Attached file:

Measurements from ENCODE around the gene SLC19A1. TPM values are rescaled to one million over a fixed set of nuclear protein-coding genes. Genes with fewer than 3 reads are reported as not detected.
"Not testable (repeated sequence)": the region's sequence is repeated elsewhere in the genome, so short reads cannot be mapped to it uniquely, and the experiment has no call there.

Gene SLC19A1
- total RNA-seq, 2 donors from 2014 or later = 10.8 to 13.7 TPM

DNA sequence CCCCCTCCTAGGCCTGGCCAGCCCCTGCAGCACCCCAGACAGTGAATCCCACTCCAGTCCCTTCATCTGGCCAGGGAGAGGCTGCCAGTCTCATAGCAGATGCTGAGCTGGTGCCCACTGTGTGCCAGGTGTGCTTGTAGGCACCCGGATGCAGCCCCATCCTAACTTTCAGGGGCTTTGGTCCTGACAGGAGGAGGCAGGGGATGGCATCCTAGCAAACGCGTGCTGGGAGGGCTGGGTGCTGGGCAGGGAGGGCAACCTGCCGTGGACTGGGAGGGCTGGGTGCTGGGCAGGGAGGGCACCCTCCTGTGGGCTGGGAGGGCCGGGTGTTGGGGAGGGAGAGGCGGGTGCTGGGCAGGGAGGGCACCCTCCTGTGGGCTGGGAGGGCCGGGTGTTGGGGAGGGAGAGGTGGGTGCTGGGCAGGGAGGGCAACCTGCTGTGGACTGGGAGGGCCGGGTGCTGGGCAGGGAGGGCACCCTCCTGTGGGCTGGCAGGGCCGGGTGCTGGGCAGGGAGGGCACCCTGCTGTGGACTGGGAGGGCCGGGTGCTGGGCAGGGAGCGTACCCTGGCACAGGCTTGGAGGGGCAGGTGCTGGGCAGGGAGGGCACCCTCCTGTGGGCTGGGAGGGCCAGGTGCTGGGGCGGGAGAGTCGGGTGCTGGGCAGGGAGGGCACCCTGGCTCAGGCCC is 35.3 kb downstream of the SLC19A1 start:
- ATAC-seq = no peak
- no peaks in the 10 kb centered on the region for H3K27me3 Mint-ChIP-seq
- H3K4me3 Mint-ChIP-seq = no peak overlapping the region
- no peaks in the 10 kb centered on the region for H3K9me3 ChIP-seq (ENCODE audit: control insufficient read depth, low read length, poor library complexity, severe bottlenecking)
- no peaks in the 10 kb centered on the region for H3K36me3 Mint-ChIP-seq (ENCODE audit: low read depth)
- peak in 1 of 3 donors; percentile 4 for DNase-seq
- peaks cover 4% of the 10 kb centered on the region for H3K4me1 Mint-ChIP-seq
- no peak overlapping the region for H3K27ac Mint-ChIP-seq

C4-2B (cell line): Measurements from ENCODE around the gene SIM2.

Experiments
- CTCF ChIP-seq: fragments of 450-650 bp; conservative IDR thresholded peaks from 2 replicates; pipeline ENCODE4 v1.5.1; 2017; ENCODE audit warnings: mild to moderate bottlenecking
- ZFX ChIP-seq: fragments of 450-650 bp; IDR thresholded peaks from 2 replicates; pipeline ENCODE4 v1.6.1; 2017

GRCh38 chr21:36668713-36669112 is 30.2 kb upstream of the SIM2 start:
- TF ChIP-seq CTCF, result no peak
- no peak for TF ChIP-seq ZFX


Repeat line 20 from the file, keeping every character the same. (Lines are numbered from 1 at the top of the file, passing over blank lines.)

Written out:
- no peak for TF ChIP-seq ZFX